How Does K-12, Higher Education Fare In A Ransomware Attack?

Ransomware is a high concern for universities, colleges and K-12 schools and districts. But, globally, education may face a somewhat more promising picture than other sectors, according to a recent Sophos report that surveyed 31 countries. Respondents included 5,600 IT professionals, of which 730 were from education organizations.

Worldwide, 64 percent of organizations in higher education and 56 percent in lower education suffered ransomware attacks in 2021 — less than the 66 percent global average, Sophos found. Schools also were less likely to see an increase in threats: 57 percent of organizations across sectors said 2021 brought a greater volume of cyber attacks, while just 53 percent of higher ed and 47 percent of lower ed said the same.

Lack of consistent reporting requirements prevents a precise picture of trends in the U.S., said Amy McLaughlin, cybersecurity subject matter expert for the Consortium of School Networking (CoSN), a K-12 professional association and advocacy group. Still, “a good number” of K-12 school districts she’s worked with have experienced at least a small-level ransomware incident.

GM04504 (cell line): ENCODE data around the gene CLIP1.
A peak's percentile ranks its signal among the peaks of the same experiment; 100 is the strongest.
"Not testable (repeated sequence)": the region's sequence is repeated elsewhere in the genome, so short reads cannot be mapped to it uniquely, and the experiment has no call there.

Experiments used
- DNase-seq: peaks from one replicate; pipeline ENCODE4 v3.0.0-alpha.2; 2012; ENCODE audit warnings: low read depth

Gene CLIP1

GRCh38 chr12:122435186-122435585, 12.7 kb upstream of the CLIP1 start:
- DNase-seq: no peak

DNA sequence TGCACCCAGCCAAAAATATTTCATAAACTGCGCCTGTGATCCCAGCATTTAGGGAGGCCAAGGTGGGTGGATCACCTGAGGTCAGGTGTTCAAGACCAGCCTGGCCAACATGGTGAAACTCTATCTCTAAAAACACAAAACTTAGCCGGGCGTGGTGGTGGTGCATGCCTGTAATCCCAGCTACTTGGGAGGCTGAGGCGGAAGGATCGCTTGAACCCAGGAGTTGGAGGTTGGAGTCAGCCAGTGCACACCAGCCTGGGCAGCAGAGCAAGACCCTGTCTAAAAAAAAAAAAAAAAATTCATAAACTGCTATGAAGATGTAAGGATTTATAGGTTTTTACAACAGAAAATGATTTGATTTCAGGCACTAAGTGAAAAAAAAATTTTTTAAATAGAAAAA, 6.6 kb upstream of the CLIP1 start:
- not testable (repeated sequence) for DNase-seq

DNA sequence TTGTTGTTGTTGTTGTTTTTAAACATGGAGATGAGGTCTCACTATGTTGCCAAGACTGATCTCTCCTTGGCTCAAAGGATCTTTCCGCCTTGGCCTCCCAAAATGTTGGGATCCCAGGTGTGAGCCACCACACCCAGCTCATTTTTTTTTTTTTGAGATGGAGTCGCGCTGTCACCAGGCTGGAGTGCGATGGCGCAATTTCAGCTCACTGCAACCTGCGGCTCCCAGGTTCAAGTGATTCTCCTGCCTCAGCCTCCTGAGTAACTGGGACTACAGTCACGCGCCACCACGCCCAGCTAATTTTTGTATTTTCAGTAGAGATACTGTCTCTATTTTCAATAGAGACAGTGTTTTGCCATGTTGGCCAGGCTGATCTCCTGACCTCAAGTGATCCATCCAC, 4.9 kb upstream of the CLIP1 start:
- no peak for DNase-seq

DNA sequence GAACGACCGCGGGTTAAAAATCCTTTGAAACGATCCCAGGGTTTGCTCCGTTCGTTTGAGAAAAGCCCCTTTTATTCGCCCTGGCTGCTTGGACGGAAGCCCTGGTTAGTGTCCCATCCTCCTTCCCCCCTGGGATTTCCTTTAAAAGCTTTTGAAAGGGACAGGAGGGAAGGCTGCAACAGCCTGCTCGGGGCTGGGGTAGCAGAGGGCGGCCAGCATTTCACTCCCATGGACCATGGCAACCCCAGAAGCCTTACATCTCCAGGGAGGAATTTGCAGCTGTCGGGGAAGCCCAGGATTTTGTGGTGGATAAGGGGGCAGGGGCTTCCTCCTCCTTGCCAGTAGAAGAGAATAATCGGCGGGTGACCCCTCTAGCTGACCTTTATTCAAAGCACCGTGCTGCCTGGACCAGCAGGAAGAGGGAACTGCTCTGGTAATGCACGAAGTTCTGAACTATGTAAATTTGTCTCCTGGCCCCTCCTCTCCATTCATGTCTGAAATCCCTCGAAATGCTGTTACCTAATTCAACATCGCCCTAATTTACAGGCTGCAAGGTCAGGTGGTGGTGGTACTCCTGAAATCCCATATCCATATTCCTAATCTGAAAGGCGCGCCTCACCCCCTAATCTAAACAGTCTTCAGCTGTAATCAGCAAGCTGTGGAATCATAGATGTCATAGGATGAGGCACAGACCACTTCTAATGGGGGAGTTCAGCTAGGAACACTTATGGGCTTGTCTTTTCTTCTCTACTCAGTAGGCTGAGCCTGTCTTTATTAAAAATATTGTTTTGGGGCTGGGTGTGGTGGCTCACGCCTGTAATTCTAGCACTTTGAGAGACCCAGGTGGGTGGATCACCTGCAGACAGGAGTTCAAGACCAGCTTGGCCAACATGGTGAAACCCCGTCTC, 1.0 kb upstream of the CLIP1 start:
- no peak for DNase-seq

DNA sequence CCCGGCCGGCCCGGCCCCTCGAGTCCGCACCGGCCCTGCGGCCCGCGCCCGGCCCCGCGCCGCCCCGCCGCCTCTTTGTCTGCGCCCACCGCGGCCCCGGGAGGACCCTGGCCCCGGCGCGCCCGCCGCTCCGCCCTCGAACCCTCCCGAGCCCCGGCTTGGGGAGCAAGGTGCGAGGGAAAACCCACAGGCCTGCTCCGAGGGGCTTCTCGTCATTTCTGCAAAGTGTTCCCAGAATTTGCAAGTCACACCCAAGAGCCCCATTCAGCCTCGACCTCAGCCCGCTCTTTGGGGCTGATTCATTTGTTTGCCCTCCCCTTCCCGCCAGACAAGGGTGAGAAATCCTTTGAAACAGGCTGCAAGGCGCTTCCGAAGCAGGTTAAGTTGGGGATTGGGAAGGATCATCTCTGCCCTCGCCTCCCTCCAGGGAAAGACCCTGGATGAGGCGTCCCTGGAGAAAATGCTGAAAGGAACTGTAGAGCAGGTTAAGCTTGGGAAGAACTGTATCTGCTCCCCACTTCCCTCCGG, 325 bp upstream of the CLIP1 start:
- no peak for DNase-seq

“And even if a district hasn’t actually experienced a bigger ransomware event, they all know somebody who has,” McLaughlin told Government Technology*.

In higher ed, ransomware tends to be opportunistic and financially motivated, said Kim Milford, executive director of the Research and Education Networks Information Sharing and Analysis Center (REN-ISAC), which serves higher education and research institutions.

Since January 2022, REN-ISAC saw more than 20 ransomware attacks against U.S. higher education that were significant enough to make the news, and many more likely went unannounced, Milford told GovTech. Notable ransomware groups conducted several of these: BlackCat (reportedly behind attacks on Florida International University and the University of North Carolina A&T), LockBit (allegedly also responsible for attacking Italy’s tax agency and a Canadian town) and Vice Society (which allegedly struck Austria’s Medical University of Innsbruck in June).

Elusive Cyber Staff

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